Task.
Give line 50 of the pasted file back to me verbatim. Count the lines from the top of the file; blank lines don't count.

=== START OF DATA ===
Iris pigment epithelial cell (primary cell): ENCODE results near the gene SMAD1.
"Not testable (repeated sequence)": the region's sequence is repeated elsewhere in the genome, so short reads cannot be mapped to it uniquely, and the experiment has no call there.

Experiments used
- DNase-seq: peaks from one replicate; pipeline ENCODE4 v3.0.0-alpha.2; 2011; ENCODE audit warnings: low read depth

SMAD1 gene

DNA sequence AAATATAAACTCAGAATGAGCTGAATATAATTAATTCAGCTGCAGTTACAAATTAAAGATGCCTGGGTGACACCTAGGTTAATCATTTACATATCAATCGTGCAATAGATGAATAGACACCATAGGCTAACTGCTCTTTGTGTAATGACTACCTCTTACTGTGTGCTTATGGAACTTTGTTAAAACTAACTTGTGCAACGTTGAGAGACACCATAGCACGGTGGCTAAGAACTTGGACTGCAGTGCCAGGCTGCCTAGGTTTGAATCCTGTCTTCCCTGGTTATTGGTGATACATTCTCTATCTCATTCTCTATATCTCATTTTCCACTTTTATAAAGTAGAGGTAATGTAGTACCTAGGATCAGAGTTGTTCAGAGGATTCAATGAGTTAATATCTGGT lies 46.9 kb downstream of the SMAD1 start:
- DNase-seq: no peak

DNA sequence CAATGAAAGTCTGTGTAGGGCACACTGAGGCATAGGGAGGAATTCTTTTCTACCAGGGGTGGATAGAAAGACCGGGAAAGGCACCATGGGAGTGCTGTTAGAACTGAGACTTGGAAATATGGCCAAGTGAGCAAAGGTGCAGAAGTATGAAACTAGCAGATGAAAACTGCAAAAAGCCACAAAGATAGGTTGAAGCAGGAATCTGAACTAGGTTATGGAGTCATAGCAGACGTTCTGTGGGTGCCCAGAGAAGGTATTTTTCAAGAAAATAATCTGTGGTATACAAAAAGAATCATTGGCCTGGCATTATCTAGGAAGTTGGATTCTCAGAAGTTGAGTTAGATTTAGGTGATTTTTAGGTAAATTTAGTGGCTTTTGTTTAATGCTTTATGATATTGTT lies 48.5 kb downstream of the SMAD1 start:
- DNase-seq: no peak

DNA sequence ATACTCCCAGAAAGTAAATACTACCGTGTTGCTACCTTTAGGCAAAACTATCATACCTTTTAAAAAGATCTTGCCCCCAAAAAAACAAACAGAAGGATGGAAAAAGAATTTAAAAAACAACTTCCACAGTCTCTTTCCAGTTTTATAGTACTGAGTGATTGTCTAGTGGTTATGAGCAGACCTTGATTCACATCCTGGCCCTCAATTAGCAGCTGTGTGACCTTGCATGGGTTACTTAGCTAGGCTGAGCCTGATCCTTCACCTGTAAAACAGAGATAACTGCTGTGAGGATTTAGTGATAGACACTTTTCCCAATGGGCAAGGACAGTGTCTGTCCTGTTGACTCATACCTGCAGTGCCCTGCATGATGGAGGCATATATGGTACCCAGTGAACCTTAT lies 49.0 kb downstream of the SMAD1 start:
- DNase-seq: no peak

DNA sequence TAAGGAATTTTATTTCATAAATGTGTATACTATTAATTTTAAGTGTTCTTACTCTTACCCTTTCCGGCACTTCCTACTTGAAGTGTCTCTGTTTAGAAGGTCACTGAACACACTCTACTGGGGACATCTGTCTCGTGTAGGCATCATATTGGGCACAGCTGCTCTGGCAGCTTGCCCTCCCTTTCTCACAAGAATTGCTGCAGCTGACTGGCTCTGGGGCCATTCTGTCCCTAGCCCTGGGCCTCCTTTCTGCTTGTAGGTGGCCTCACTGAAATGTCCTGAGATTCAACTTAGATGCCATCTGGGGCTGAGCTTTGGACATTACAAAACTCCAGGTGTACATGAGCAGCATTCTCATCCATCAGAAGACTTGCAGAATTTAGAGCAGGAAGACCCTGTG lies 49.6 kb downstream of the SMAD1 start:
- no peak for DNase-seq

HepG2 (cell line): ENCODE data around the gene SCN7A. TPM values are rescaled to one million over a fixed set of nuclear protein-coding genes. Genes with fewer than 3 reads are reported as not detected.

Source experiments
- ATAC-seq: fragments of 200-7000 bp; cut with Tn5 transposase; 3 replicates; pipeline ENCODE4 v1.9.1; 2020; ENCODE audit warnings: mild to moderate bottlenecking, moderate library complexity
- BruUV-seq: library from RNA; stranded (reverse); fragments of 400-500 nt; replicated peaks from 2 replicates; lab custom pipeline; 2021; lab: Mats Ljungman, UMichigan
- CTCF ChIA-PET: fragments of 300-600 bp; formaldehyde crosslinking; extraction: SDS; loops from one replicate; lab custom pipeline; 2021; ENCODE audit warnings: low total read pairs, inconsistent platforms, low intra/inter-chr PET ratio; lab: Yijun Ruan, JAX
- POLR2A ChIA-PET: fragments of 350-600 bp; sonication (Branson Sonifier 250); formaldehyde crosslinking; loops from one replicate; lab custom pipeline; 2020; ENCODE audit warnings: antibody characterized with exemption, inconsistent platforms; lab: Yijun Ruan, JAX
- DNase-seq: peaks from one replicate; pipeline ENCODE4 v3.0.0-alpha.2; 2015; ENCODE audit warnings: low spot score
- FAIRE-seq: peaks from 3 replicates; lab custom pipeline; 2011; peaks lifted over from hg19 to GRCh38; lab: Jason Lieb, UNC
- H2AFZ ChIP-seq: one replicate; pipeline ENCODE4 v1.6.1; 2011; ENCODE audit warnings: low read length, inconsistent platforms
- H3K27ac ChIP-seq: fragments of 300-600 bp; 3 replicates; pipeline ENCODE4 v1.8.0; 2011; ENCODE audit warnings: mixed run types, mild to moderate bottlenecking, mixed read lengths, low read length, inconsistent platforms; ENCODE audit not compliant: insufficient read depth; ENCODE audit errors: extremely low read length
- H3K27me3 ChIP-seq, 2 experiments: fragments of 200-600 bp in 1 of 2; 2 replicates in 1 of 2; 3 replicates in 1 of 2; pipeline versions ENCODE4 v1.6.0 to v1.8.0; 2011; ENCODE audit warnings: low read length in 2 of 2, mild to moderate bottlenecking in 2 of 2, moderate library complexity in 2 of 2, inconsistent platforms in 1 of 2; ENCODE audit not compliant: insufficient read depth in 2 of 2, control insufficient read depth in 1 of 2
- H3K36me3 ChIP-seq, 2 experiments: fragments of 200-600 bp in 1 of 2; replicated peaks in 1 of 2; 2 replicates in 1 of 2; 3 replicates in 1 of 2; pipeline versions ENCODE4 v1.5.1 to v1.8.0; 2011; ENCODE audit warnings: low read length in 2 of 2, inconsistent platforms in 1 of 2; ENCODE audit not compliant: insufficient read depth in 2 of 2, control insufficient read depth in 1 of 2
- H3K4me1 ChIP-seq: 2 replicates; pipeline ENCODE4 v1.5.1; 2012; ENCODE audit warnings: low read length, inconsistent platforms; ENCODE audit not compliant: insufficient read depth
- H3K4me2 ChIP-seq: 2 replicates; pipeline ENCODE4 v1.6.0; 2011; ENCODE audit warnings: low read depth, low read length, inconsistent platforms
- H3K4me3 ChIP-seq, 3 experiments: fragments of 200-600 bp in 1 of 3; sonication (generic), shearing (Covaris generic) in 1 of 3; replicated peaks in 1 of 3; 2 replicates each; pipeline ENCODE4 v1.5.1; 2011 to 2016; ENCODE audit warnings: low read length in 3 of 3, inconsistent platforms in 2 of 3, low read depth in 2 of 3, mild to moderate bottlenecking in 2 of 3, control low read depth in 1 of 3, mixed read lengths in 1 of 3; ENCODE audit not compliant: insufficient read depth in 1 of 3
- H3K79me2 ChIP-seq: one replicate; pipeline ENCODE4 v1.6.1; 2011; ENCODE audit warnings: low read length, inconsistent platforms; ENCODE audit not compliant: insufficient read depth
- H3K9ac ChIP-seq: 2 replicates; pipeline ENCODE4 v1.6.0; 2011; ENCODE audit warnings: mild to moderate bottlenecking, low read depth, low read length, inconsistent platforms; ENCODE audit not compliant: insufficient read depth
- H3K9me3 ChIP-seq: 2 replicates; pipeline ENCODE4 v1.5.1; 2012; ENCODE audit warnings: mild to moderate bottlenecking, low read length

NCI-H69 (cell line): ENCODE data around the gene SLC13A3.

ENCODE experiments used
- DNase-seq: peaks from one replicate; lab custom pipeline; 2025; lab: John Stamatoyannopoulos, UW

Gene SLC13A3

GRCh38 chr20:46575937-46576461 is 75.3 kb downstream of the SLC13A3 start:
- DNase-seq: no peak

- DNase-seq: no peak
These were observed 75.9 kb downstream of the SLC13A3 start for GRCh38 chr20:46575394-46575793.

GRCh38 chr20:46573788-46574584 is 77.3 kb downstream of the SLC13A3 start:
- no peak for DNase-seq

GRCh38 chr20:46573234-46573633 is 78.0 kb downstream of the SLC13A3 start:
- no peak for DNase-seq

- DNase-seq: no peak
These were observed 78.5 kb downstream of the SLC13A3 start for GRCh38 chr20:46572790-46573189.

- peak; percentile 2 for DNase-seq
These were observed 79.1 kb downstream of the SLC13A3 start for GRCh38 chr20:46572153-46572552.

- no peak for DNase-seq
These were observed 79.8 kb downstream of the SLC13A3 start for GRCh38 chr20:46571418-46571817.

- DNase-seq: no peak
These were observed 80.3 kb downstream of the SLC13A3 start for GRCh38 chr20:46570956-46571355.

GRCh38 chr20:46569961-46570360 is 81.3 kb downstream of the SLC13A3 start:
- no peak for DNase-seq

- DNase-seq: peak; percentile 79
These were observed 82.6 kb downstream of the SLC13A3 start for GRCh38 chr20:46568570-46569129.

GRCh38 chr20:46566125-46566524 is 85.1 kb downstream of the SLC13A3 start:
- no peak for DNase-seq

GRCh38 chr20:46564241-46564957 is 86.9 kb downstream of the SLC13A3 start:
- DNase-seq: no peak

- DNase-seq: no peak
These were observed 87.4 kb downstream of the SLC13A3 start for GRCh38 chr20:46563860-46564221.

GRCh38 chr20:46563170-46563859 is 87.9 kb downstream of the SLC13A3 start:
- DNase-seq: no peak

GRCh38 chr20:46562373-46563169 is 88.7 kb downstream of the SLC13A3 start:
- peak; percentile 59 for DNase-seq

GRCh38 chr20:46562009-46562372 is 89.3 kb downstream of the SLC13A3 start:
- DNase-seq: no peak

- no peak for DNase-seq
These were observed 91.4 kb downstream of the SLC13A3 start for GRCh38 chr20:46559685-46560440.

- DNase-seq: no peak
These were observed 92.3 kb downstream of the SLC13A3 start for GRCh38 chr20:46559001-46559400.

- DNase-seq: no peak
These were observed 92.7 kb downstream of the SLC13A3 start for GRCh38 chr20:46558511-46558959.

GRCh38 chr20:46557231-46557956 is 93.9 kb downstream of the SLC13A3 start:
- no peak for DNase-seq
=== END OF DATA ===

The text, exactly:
- DNase-seq: no peak